“Some are saying they can bring a floating barge and we can start to export to the assets right away. Others are looking at more fixed-based assets. That obviously takes a whole lot more time to construct before you can start fuelling those assets. So, it’s strictly a matter of the vendor that’s putting in the proposal.”

Confirming that he was aware of such concerns, Mr Bannister defended the BPL tender process while agreeing that persons were free to voice their complaints to the Government.

“That was a view they took,” he told Tribune Business. “We’re trying to be as transparent as possible. We are very concerned about being very transparent and accountable in this process.

“When we had finished we turned it over to EY and asked them to look at this process. EY brought in a team from Cayman and elsewhere, and thought we had been very fair with the process.

“If there are any complaints we would certainly like to hear them, and we want to be as transparent as possible. We want to do it right, and as far as I’m concerned it was done in the most transparent manner of any government process out there for a very long time.”

Tribune Business sources suggested concerns over the bidding process, and Shell’s selection, were divided into two broad categories as follows:

  • Shell is a fuel supplier and energy trader; it is not a power plant builder, owner and operator, which is what is required. BPL’s release last night spoke to Shell “leading a consortium” to develop the project, but the other members were not disclosed.

And Tribune Business was informed by sources close to multiple rival bidders that Shell had reached out to them prior to the bid process, seeking their assistance with various aspects of generation.

BPL’s statement last night said: “Nineteen companies passed the vetting process but, in BPL’s Board’s opinion, Shell NA provided the best solution for the company’s new direction and its commitment to renewable energy.

“In the Board’s opinion, Shell NA’s commitment to power generation with the inclusion of LNG in BPL’s fuel mix will provide long-term energy security, new employment opportunities for Bahamians, stimulate economic growth and the stabilisation of customer rates.”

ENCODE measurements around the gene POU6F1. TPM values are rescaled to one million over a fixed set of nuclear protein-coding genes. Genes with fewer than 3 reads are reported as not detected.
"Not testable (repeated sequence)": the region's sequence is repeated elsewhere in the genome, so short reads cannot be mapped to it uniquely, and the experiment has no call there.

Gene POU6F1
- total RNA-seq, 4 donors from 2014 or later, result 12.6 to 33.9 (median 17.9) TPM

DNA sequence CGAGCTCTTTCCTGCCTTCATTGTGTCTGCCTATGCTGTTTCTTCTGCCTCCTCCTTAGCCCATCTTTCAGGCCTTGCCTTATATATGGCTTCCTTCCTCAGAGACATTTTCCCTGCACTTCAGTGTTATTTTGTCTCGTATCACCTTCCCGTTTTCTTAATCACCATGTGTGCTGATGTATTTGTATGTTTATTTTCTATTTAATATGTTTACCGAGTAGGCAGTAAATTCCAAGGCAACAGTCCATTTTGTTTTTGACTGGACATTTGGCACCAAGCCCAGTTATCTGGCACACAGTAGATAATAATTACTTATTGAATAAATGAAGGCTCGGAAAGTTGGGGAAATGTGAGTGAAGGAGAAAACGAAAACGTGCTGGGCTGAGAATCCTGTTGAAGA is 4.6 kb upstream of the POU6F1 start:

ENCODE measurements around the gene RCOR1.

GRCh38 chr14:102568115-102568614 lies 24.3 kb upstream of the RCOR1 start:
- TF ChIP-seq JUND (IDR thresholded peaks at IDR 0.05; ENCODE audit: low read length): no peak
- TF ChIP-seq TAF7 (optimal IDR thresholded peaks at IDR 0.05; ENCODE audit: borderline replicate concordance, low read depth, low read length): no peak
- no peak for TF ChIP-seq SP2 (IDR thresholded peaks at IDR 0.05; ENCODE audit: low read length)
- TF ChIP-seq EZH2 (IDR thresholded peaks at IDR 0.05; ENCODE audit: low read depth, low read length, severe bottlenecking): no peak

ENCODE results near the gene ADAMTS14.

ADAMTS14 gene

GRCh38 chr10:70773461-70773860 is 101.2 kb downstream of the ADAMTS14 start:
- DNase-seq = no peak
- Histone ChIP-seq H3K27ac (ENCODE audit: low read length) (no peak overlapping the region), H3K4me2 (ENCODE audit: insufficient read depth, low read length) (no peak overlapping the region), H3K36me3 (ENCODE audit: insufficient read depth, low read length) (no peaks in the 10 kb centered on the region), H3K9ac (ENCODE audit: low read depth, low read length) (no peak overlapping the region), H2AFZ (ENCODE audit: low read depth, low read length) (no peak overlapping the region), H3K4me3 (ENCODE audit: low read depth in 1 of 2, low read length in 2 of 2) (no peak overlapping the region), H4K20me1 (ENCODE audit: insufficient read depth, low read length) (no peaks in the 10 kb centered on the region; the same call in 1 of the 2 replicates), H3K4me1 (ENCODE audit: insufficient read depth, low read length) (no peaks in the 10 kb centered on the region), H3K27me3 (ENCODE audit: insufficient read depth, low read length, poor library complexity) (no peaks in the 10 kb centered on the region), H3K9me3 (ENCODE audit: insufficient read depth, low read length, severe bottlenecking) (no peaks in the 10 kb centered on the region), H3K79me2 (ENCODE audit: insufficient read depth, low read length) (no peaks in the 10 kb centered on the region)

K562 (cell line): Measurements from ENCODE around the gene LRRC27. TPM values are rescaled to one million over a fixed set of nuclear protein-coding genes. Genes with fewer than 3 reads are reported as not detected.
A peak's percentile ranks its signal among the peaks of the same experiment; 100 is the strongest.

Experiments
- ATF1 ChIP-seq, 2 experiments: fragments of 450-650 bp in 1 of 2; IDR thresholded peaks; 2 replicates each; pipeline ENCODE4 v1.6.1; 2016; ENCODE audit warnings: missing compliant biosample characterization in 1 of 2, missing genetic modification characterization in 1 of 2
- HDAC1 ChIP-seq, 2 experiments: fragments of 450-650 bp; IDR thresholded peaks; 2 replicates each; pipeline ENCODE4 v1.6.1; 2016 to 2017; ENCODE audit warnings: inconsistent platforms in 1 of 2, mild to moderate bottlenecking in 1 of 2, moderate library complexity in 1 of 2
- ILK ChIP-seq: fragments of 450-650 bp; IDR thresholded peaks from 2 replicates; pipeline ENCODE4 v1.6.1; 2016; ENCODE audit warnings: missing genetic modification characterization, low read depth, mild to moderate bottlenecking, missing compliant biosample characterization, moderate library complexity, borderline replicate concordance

However, one source, speaking on condition of anonymity, said: “What is unclear is exactly what Shell is doing. Shell doesn’t make electrical engines, turbines. I wonder who they’re getting their engines and technology from? Shell is not in the power business; Shell supplies fuel. I don’t know what technology they would use.”

  • The other category of concern, Tribune Business was told, relates to the structure of the bidding process itself. BPL initially went out to tender for two contracts: Fuel supply and the provision of 80 MW of short-term generation for a five-year period.

However, recognising that the latter was not a practical solution for BPL, many bidders also supplied a long-term generation proposal as a result. As a result, several sources said BPL and its Canadian consultants, Sancon Contracting, ended up having to compare “apples with oranges” as some bidders offered only on short-term generation, others on long-term, and the remainder a combination of both.

“What I don’t understand is that the original BPL RFP in November called for two things: Fuel supply and 80 MW of temporary generation,” one source said. “None of which are in this award. It had nothing to do with an LNG plant. If everything was evaluated on an apples for apples basis, I think it would have been a different outcome.”

Several bidder sources suggested the tender had evolved from “a generation RFP to an LNG RFP”, and one added: “The process was not clear to everybody. They asked the bidders for a five-year proposal on 80 MW of rental generation.

“Some people bid on five years, some people did long-term and some did both. It wasn’t exactly clear what they needed to compare apples with apples.” The source described the different durations for short and long-term generation as “a major, major flaw” given that those submitting 20-year proposals could offer much lower rates, and better financial terms, than their short-term counterparts.